Jack McBrayer

Wreck-It Ralph

Wreck-It Ralph is a nice trip down memory lane. During a packed screening for the film I could hear whispers and gasps, and I saw audience members pointing to the screen in awe and excitement of seeing their favorite video game characters. They were swept up, maybe even more so than the children in the audience. That doesn’t mean it won’t win over kids, however, because the movie is more than an empty piece of nostalgia. Case in point: the big gamble that starts the film. The opening animated short, “The Paperman,” is a beautiful black-and-white silent love story. Right after it ends, the daunting question becomes, “How is Wreck-It Ralph going to top that?” Director Rich Moore (Futurama) instantly responds, giving the audience an equally charming experience. Ralph (John C. Reilly) is your typical working stiff. For almost 30 years, he has served his sole purpose of smashing. Ralph is a wonderful video game villain, but his work has always been overshadowed by the game’s hero, Fix-It Felix Jr. (Jack McBrayer). With the arcade game’s 30th anniversary coming up, Ralph has hit an existential crisis. He is tired of playing the bad guy. After facing the rejection from the game’s anniversary party, Ralph sets out to become the hero. Since his own game won’t allow him to do that, he decides to jump to a different game.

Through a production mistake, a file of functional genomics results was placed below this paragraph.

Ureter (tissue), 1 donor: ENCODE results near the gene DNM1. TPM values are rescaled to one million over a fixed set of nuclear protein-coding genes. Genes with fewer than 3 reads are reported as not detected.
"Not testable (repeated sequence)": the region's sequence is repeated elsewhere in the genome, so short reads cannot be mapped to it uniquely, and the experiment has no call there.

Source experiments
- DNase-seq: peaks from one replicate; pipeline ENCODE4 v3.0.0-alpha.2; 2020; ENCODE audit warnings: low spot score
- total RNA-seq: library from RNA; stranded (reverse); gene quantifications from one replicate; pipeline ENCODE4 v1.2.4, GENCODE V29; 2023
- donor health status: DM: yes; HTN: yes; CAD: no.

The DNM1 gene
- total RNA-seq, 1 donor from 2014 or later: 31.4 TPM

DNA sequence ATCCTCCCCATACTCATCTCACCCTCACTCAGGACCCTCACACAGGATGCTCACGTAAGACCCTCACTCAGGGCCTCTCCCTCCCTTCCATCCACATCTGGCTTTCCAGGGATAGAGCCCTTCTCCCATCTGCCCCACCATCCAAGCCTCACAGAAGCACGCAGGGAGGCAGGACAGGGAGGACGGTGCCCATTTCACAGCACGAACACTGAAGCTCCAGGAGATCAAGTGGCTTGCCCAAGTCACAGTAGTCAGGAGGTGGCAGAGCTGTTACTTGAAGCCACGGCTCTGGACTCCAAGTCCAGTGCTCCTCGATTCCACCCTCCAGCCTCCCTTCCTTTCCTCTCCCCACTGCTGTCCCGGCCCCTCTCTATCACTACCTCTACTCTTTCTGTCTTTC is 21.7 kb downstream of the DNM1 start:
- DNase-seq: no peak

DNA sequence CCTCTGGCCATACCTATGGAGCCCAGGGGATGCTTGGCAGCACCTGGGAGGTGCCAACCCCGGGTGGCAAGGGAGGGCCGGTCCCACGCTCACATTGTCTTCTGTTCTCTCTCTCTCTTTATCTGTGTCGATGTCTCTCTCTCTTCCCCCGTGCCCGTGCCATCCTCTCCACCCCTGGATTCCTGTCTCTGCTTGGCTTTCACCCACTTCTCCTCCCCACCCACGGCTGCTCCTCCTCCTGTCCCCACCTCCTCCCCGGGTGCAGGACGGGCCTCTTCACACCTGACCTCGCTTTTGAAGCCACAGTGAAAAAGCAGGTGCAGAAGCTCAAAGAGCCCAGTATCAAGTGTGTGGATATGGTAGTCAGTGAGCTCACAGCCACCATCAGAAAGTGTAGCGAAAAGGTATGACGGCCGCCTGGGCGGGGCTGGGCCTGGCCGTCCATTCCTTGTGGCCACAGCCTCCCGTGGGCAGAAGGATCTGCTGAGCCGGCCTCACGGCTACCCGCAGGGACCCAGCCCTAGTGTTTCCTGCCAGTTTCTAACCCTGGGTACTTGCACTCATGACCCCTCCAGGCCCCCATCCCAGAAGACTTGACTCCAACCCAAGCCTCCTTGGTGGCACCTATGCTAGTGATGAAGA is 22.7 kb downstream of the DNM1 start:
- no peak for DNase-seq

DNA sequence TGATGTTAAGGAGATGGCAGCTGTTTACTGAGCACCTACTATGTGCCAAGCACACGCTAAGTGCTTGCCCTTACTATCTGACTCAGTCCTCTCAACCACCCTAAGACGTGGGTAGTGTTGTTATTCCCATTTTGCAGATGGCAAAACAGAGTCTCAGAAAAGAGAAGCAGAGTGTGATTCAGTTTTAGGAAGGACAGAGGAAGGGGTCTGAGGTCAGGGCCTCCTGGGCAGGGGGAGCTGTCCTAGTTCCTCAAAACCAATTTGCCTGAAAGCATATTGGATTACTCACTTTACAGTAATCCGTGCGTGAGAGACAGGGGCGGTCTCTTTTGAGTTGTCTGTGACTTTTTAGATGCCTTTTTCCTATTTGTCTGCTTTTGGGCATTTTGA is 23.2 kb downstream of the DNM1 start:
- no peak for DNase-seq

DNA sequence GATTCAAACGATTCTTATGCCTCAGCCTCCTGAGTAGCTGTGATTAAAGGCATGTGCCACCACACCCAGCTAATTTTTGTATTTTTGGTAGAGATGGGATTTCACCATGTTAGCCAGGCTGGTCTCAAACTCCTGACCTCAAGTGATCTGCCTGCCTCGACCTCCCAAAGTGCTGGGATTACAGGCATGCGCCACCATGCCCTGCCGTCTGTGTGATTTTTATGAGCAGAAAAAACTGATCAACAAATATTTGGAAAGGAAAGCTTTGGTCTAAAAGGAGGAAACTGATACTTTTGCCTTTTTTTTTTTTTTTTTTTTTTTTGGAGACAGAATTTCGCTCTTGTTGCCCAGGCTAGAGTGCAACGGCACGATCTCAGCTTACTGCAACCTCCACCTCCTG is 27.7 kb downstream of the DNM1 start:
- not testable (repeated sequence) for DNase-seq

Wreck-It Ralph 2012

As it turns out, the ghosts from Pac-Man and Zangief from Street Fighter are part of an Anonymous support group and help each other through the hard times of being the villain. It’s a thankless job, one that often sees you spinning inward into a single pixel or exploding with only coins left to mark your memory. It’s that kind of world building that can be expected from Disney‘s Wreck-It Ralph. The first trailer of the animated flick that stars the vocal talents of John C. Reilly, Sarah Silverman, Jack McBrayer and Jane Lynch proves that the imaginations at work here filled up the studio. It seems like more than a standard story of a man trying to find his way in the world, although that’s definitely the framework; Ralph escapes his game and tries out all sorts of others. Beyond that, there’s a sense of wacky playfulness going on. It’s a universe of video game characters, and director Rich Moore and company seem to have had a hell of a fun time with it. Check out the trailer for yourself:

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published: 01.25.2015
published: 01.25.2015
published: 01.25.2015

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